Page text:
How to Configure Additional Virtual Servers on a Back-End Server
Topic Last Modified: 2005-05-24
If you create additional virtual servers on your Exchange front-end servers, you must add similarly configured virtual servers to the back-end servers. This procedure describes how to configure additional virtual servers on a back-end server.
Before you perform the procedures in this topic, you must create the additional virtual servers on your front-end server. For more information about creating additional virtual servers on your front-end server, see Configuring Exchange Front-End Servers.
Start Exchange System Manager: Click Start, point to Programs, point to Microsoft Exchange, and then click System Manager.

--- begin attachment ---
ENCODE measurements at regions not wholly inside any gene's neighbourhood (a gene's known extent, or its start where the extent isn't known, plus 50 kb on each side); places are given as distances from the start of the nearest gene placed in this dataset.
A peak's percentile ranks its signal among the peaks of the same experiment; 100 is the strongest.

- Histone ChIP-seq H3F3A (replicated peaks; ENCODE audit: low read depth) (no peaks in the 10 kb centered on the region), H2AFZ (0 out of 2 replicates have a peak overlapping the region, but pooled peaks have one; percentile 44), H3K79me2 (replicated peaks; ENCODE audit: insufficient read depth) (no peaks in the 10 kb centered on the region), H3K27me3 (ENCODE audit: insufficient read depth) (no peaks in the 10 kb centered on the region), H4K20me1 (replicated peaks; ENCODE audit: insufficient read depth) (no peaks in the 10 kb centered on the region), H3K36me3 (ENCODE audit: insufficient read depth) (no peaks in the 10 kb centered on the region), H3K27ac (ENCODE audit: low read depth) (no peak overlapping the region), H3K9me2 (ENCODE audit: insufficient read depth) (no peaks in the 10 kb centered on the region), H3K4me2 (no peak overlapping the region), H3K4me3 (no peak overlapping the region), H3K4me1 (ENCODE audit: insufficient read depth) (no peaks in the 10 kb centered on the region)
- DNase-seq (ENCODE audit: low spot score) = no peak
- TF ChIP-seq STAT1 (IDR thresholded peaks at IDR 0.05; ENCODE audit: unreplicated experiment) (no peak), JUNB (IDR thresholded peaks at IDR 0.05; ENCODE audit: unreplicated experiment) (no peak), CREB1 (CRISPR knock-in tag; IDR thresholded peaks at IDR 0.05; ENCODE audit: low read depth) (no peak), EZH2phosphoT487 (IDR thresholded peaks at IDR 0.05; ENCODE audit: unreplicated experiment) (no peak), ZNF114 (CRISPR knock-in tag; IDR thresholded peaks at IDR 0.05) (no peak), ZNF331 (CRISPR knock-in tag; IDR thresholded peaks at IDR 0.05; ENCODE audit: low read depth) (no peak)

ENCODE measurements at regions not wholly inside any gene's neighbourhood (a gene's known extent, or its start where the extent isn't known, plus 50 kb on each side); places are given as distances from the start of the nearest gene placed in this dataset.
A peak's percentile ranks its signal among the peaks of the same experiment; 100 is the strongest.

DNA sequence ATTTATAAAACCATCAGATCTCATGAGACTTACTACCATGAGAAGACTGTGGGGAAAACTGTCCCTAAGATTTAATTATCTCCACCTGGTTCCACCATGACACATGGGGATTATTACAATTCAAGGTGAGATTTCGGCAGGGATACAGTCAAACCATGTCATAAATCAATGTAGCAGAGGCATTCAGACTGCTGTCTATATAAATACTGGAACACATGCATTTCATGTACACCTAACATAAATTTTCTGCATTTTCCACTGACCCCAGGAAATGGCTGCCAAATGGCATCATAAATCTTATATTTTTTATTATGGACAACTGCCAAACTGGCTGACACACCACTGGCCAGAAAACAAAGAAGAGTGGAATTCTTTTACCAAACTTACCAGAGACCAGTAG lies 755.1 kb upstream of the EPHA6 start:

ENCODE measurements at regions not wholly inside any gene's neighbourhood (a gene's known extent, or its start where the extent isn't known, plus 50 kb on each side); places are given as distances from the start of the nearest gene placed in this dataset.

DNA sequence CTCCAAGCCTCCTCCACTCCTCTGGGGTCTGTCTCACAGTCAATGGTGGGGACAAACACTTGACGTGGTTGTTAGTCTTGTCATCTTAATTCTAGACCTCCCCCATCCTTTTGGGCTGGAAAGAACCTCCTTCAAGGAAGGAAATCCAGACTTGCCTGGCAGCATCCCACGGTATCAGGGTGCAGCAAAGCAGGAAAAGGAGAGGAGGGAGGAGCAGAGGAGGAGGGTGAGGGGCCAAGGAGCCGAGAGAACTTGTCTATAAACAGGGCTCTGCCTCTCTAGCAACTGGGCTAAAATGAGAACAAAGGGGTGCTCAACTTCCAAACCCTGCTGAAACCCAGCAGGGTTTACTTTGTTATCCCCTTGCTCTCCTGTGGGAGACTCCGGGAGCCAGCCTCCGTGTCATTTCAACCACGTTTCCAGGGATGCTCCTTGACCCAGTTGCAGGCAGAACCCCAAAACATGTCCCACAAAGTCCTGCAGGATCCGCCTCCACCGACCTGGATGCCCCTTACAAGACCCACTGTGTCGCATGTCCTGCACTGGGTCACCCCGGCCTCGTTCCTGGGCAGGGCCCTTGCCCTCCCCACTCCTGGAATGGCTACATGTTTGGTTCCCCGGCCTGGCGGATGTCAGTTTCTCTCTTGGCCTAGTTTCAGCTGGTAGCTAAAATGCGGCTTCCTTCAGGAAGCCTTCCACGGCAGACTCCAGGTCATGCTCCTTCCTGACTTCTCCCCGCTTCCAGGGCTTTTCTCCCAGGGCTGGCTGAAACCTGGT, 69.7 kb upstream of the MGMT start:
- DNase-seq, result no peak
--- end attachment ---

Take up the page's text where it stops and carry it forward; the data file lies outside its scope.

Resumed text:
In Exchange System Manager, expand Administrative Groups if administrative groups are enabled, expand Servers, and then expand the server where you want to configure the use of an e-mail address as the logon user name.
Expand Protocols, right-click HTTP, click New, and then select HTTP Virtual Server.
In the Properties dialog box, type a name for the virtual server. Give the virtual server a consistent name, such as "adatum.com (back-end)".
Under Exchange Path, click Modify, select the appropriate domain from the list (adatum.com in this case), and then click OK.
Click Advanced, and then add the appropriate host names (mail.adatum.com in this case). The address through which the client browser accesses the front-end server is forwarded by the front-end server to the back-end server, so the back-end server must be aware of every name a client might use to reach the front-end server (for example, http://mail, http://mail.adatum.com, and so on).
Note: On the back-end server, the TCP port must be 80. This is the only port used for HTTP communication between front-end and back-end servers, regardless of the port used by the client to communicate with the front-end server. You can leave the SSL port at the default setting.